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Management Skills

Employee Performance Review Mistakes Managers Make


By Josh Young Nov 29, 2017

Research suggests that roughly half of businesses (48 percent) don't conduct employee performance reviews. And a 2015 study published by Deloitte revealed that 82 percent of surveyed companies felt that employee review processes were "not worth the time."

Similarly, a separate research project found that 45 percent of surveyed businesses believed that performance evaluations actually undermined employee motivation, with 41 percent citing manager bias as a pervasive problem that limited the value of reviews.

Have an employee that just isn't working out? Read: Terminating an Employee: What Managers Should and Shouldn't Do


So given these attitudes, should your business stop these reviews altogether? Or could it be possible that you're business isn't using these discussions to their full potential?

Why Isn't Your Performance Review Process Working?

Annual

Far too often, employee performance reviews occur only once each year, undermining their value particularly when they are treated as a nuisance. Instead, these meetings should be part of an ongoing discussion between managers and their subordinates. At no point in the year should your workers be unsure of what is currently expected from them to not only succeed but also grow in their current position.

Similarly, if there is a concern regarding an employee's output, or even worse, their behavior, you owe it both to your business and your worker to address the issue promptly. Putting off an uncomfortable conversation will only allow the problem to fester and create more opportunities for the concern to cause additional problems.

Inaccurate

We humans are notorious at allowing our preconceptions and unconscious biases to affect our decisions. In fact, psychologists have developed the term "halo effect" to describe our tendency to allow our initial impressions to color our subsequent evaluations of a person or thing. And the halo effect can be particularly troubling when it influences how you view the capabilities and performance of your employees -- particularly when unconscious assumptions regarding race or gender enter the mix.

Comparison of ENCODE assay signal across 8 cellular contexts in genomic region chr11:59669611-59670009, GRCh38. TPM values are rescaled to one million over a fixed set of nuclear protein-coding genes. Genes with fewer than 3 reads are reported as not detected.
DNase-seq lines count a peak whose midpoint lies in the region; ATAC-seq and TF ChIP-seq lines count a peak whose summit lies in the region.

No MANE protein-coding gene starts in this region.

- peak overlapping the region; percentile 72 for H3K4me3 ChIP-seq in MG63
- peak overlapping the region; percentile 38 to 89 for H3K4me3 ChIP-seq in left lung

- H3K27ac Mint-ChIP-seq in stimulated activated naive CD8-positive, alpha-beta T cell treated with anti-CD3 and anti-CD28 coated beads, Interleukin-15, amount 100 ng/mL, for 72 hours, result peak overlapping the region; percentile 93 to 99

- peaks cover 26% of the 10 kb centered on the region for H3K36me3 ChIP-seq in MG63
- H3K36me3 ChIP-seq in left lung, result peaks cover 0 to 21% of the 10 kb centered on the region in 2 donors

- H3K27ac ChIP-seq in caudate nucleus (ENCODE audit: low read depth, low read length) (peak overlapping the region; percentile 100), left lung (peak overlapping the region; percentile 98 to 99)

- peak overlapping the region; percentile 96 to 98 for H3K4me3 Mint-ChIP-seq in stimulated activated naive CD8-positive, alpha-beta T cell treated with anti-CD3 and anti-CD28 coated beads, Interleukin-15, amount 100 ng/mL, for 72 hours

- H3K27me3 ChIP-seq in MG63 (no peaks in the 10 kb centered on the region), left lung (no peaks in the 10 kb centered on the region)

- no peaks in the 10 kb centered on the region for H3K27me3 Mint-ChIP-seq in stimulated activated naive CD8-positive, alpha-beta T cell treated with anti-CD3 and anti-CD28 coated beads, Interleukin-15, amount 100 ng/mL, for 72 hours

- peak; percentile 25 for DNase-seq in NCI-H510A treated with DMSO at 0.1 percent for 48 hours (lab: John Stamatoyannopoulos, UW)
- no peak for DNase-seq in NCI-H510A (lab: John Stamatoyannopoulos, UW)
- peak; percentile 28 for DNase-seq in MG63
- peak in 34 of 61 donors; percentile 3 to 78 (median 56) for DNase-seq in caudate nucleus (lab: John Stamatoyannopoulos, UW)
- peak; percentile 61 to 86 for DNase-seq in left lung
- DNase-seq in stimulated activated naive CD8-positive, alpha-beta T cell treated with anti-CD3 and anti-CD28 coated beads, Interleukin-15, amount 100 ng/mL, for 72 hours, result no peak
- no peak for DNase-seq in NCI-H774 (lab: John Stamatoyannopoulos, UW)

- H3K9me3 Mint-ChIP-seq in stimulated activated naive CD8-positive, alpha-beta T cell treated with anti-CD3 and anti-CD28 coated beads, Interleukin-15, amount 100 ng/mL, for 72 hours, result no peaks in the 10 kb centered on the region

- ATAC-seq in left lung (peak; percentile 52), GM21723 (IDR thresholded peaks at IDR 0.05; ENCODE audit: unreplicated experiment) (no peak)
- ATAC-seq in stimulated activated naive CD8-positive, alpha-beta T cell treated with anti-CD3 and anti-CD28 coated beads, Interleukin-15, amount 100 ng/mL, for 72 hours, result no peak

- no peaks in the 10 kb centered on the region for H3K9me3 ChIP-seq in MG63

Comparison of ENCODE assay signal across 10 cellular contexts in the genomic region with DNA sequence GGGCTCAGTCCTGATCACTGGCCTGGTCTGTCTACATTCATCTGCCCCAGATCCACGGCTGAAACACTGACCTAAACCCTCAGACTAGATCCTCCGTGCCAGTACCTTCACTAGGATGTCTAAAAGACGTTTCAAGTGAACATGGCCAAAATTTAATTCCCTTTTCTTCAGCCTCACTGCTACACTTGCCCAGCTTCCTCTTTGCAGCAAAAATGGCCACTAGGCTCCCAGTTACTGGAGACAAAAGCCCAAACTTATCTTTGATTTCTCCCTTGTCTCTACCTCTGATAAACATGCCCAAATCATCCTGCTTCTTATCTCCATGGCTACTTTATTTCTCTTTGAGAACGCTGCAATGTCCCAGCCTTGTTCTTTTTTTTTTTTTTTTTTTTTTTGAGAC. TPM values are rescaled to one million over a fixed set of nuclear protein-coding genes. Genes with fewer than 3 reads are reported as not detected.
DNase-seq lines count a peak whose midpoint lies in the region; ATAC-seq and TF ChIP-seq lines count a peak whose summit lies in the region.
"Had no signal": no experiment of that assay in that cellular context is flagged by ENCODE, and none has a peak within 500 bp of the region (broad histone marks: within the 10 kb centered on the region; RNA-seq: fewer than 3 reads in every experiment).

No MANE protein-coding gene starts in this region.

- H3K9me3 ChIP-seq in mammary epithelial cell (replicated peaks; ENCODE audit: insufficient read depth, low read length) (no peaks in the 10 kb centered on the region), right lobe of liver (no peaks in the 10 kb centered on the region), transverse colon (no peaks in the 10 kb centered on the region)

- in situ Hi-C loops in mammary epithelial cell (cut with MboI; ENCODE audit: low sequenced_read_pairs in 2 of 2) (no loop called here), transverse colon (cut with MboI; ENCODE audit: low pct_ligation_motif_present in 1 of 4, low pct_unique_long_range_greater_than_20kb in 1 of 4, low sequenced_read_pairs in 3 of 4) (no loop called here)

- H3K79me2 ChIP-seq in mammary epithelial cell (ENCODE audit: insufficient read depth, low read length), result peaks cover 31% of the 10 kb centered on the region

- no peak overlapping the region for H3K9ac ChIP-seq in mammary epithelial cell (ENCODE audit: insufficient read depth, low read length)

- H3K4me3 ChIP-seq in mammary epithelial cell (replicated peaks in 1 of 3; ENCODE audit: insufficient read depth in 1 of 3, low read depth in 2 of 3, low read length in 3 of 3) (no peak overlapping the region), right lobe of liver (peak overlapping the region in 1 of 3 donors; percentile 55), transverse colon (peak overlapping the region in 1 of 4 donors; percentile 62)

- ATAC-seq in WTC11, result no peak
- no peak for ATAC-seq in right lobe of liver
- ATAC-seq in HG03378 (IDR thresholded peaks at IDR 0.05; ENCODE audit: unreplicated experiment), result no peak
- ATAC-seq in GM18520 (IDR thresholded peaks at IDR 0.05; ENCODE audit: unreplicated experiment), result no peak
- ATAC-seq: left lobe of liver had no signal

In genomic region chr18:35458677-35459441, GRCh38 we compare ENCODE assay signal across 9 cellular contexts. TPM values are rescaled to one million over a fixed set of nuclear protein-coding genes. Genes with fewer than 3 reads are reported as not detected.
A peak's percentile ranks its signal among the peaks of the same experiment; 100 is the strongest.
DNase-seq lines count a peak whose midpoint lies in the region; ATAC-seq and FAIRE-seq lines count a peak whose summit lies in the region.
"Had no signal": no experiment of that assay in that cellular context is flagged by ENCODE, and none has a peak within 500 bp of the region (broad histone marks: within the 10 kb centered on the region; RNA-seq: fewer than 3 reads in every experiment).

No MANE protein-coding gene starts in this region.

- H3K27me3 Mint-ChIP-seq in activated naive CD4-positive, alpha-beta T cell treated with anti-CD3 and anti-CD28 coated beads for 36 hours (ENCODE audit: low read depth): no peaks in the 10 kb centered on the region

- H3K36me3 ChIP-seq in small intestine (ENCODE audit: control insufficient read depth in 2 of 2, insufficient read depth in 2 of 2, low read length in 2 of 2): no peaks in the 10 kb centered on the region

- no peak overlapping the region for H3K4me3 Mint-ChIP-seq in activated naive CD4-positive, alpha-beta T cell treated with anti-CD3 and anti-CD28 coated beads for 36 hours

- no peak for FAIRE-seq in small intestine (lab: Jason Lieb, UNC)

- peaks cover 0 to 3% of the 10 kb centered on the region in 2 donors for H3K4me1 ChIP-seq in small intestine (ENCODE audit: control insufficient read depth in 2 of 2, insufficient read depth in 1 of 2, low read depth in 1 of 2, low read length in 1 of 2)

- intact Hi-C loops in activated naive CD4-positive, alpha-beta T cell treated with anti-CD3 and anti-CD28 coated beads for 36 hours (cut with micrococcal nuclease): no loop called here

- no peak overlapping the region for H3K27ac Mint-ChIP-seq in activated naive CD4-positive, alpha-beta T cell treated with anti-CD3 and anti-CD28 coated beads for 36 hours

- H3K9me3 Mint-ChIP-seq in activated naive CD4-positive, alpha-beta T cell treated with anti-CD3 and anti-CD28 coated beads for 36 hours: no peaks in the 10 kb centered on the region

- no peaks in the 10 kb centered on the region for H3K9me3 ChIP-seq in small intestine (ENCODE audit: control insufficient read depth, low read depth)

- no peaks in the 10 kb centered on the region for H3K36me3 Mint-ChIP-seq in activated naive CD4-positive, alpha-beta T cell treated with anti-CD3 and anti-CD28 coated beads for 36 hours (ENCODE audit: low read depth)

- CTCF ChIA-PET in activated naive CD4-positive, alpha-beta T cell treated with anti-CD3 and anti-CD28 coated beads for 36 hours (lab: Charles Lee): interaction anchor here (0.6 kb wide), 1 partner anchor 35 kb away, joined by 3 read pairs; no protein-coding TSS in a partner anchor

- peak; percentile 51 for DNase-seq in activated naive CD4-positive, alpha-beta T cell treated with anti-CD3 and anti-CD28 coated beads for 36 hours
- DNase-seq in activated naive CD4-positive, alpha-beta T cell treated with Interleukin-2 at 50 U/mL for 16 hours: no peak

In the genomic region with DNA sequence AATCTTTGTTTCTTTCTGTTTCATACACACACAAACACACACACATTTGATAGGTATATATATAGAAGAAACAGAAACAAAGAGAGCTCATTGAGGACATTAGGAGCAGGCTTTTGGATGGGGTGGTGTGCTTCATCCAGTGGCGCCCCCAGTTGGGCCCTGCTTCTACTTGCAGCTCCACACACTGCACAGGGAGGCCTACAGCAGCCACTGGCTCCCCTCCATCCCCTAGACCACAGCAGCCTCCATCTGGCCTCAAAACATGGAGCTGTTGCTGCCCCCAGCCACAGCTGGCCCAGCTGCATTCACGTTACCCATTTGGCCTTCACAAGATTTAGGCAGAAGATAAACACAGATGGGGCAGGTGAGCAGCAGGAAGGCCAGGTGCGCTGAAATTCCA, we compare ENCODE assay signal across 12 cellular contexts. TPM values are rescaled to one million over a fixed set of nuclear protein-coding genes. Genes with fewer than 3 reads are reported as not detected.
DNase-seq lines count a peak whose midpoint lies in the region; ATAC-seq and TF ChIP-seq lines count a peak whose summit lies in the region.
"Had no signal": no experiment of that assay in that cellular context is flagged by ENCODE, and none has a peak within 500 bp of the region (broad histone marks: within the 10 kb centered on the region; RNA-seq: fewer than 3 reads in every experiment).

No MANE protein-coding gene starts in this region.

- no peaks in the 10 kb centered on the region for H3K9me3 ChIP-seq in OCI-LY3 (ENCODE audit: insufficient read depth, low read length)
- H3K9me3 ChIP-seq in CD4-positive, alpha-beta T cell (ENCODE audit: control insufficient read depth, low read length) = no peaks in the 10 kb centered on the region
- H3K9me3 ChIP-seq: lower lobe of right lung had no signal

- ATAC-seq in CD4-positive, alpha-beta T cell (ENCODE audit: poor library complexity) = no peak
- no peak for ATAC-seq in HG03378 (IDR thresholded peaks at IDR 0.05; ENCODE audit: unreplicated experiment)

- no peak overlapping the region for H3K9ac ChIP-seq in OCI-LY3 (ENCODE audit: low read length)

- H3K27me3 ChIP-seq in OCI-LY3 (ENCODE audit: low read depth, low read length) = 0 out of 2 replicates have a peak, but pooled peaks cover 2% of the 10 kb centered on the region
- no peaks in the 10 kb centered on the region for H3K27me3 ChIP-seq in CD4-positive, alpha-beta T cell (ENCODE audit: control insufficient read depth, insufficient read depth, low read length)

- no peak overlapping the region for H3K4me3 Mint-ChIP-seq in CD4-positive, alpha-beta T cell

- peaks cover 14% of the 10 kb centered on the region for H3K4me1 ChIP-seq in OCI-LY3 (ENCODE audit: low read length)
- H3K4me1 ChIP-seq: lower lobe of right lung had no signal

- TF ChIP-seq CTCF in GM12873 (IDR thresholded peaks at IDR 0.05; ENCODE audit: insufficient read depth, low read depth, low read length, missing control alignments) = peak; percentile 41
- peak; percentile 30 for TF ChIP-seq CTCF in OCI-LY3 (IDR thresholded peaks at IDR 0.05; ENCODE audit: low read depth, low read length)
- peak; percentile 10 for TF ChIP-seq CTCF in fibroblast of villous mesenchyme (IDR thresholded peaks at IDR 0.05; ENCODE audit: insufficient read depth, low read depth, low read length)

A 2014 university study explored this phenomena, requiring 159 faculty from various departments to grade an oral presentation and written assignment, both provided by the same student. The teachers first listened to the oral presentation, with half receiving a poorly-developed project and the other half a well-prepared study. Then all 159 reviewers were asked to grade the same research paper. Not surprisingly, the faculty that viewed the well-prepared oral presentation consistently graded the paper higher than those that witnessed the poorly-prepared presentation.

An effective review program will incorporate objective performance standards that can help mitigate managers' preconceptions. Ideally, you should also provide anyone conducting these reviews with unconscious bias training to help them identify and overcome their personal preconceptions.

Demoralizing

If your employee review discussions are primarily focused on what an employee has done wrong or what they need to change, you'll soon find that your staff dread these meetings as much as their managers. While it is important to discuss shortcomings and areas in need of improvement, these conversations also need to focus on an employee's individual successes and the value that they contribute to the organization.

Incorporate into the discussion what the employee's plans and expectations are. By being invested in your staff's long-term career goals, they are much more likely to remain engaged and enthusiastic in their current position -- particularly if they feel that these current successes will lead to future opportunities.

In fact, when surveyed both Millenials and Generation Z cite "opportunities for advancement" as one of the primary reasons that they choose to stay with an employer.

Vague

Whenever these review discussions end, your staff should have a clear expectation of what is required of them today, tomorrow, and into the future. Whenever possible, your managers should be constantly working with their direct reports to establish objective performance goals, and your staff should be able to know at any given time where their current performance rates against these targets.

If both sides know exactly what is expected, these performance discussions can go much more smoothly.

The Next Step

When your business takes the time to invest into its staff, you'll quickly find that your staff are just as likely to invest their time, energy, and enthusiasm into your operations. And as always, regular and honest communication can help drive organizational success and better mitigate potential problems before they have a chance to take root.

To learn more about how we can help equip your managers to drive these employee performance conversations, request a demo of our performance management courses today.

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